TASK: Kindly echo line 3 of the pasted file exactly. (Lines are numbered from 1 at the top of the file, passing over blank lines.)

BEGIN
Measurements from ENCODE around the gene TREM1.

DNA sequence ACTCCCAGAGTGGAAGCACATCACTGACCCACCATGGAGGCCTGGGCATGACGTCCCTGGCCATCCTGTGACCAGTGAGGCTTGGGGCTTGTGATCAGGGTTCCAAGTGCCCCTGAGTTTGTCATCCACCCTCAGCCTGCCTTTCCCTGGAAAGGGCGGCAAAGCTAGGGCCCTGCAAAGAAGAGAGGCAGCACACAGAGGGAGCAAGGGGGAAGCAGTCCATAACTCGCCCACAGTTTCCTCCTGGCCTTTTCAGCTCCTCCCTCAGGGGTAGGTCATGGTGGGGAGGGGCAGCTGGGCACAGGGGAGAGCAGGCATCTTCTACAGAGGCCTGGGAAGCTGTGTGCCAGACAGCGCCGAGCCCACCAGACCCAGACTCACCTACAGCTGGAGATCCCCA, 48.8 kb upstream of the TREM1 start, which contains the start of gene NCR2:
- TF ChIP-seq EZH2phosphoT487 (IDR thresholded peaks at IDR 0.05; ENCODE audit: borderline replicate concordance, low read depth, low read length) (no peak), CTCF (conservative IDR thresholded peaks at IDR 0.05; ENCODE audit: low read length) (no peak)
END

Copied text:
- TF ChIP-seq EZH2phosphoT487 (IDR thresholded peaks at IDR 0.05; ENCODE audit: borderline replicate concordance, low read depth, low read length) (no peak), CTCF (conservative IDR thresholded peaks at IDR 0.05; ENCODE audit: low read length) (no peak)